Within a few years following the conference, another group of economic experts led by US Secretary of State George Marshall and US Assistant Secretary of State William Clayton was forced to develop a new strategy. They devised the Marshall Plan, promoted economic unity in Western Europe (including the establishment of a new Federal Republic of Germany), and negotiated the General Agreement on Tariffs and Trade (GATT) in order to reduce tariffs and promote uniform norms. The Marshall Plan enabled Western European countries to work cooperatively to restore their economy. Trade restrictions were reduced, creating worldwide prospects for growth and export-led prosperity.


Nonetheless, the post–World War II economic structure had to evolve. Bretton Woods' fixed exchange rates endured until 1971, when the United States severed the dollar's link to gold. For several years, major economies attempted to reintroduce fixed exchange rates at various levels. However, the pursuit of a structured order for currencies gave way to another system, this time characterized by flexible, floating exchange rates.

The transition to floating rates was lengthy and challenging, made all the more difficult by the fact that abrupt changes in monetary and energy policies generated massive capital flows. France and Germany eventually opted, for various reasons, to return to fixed exchange rates and, later, to create a single currency as part of their efforts to unite Europe. Numerous emerging markets have experienced currency and debt problems. To reduce currency and price volatility, some developing countries amassed large dollar reserves and implemented "dirty floats," which enable their currencies to move but only within a specified range. However, flexible exchange rates liberated governments from the fixed constraint of preserving the value of their currencies, relying instead on markets to alter each currency's relative price.

To minimize political pressure for trade protection, the US decided in the second part of the 1980s to promote collaboration among the finance ministers and central bankers of the G-7 countries in managing trade imbalances and exchange rate differentials. As emerging economies gained prominence and the G-7 waned in relevance, the G-20 emerged as a more effective forum. For instance, the 2009 G-20 summit in London orchestrated an appropriate economic and financial regulatory response to the global financial crisis. The G-20's impact has waned in recent years as a result of its size, ideological divisions among its members, and bureaucratization.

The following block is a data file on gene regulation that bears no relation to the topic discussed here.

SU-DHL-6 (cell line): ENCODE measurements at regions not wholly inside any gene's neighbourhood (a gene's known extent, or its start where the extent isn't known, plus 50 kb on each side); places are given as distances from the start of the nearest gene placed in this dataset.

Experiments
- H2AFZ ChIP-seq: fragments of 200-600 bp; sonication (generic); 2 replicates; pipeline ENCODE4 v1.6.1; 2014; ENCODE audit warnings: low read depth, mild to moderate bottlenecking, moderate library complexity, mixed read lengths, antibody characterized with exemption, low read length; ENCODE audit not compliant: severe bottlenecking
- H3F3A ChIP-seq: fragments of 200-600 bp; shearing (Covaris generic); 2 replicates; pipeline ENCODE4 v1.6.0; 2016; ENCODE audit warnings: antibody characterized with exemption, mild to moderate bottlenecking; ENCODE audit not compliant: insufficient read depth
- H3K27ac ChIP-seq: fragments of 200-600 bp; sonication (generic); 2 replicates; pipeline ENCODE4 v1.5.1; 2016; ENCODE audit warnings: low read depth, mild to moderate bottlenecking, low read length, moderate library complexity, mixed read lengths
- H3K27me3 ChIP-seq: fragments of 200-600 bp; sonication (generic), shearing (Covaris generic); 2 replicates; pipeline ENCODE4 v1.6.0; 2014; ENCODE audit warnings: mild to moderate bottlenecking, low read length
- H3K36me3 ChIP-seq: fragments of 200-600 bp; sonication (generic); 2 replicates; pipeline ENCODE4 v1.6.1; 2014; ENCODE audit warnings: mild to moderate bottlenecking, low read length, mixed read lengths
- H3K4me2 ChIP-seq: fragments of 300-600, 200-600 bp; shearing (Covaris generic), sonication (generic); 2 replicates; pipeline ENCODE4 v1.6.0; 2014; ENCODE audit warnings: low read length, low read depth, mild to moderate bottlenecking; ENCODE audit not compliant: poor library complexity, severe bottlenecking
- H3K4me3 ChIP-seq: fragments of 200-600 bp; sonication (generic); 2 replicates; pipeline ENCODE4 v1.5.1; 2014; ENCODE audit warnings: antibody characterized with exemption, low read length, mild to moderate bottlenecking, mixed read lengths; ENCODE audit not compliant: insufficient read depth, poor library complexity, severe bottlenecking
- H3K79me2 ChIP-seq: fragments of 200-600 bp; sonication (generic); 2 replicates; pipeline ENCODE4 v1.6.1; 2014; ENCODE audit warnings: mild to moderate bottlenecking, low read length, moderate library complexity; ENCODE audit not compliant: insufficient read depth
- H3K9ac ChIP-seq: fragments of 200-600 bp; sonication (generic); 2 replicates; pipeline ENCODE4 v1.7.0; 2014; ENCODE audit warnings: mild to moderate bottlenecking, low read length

The IMF and the World Bank, too, reacted to changing circumstances. The IMF concentrated on macroeconomic reforms—fiscal and monetary policies—and established itself as a financial firefighter for economies experiencing balance-of-payments and debt problems. It expanded into structural economic reforms, particularly for states undergoing market economy transition. Additionally, the IMF acted as an expert advisor to the G-7 and, later, the G-20 in their cooperative efforts. Eventually, the IMF assumed the task of monitoring and advising on the strength of financial institutions, alongside the Financial Stability Board, which was established in 2009.

In turn, the World Bank adapted to shifts in development experience and philosophy. Initially, it was primarily used to provide financing for postwar reconstruction in Europe and Japan, as well as infrastructure development in developing countries. However, it shifted over time to assisting in the funding of anti-poverty programs, advising on structural reforms, providing crisis support and debt restructuring, promoting private sector development, providing public goods, assisting fragile and insecure states, supporting the United Nations' Millennium and Sustainable Development Goals, and sharing experience with middle-income economies. The World Bank then redirected its efforts to infrastructure development via new financing mechanisms.

The GATT expanded from 23 to 164 members. The participants negotiated eight trade rounds, lowering tariffs, broadening the scope of covered topics, and establishing new norms. The Uruguay Round, which concluded in 1994, converted the GATT into the WTO, establishing a disciplined dispute-resolution mechanism and, ostensibly, an ongoing agenda of discussions. The WTO is the primary example of a multinational body with agreed-upon rules and a mechanism for resolving disputes. While the framework protects members' sovereign rights to reject WTO decisions, it also allows counterparties to negotiate compensation or withdraw corresponding trade gains. The laws, which are validated by a neutral tribunal, have prompted economies to remove trade barriers.

Over the 78 years since the Bretton Woods institutions were established, would-be builders have frequently proposed new international economic regimes. However, practical realities have resulted in experiences more akin to those of the 1947 leaders, who saw that the Bretton Woods system was not working as intended. Policymakers experimented as the global economic system matured, including through shocks and crises. Rather than seeking a newly manufactured stability, pragmatic officials understood that they would have to maneuver through changeable conditions on a continuous basis. The legacy institutions have not been the primary source of contention; individuals can change them to meet new requirements. When leaders fail to respond to the next phase of uncertainty, the system ossifies.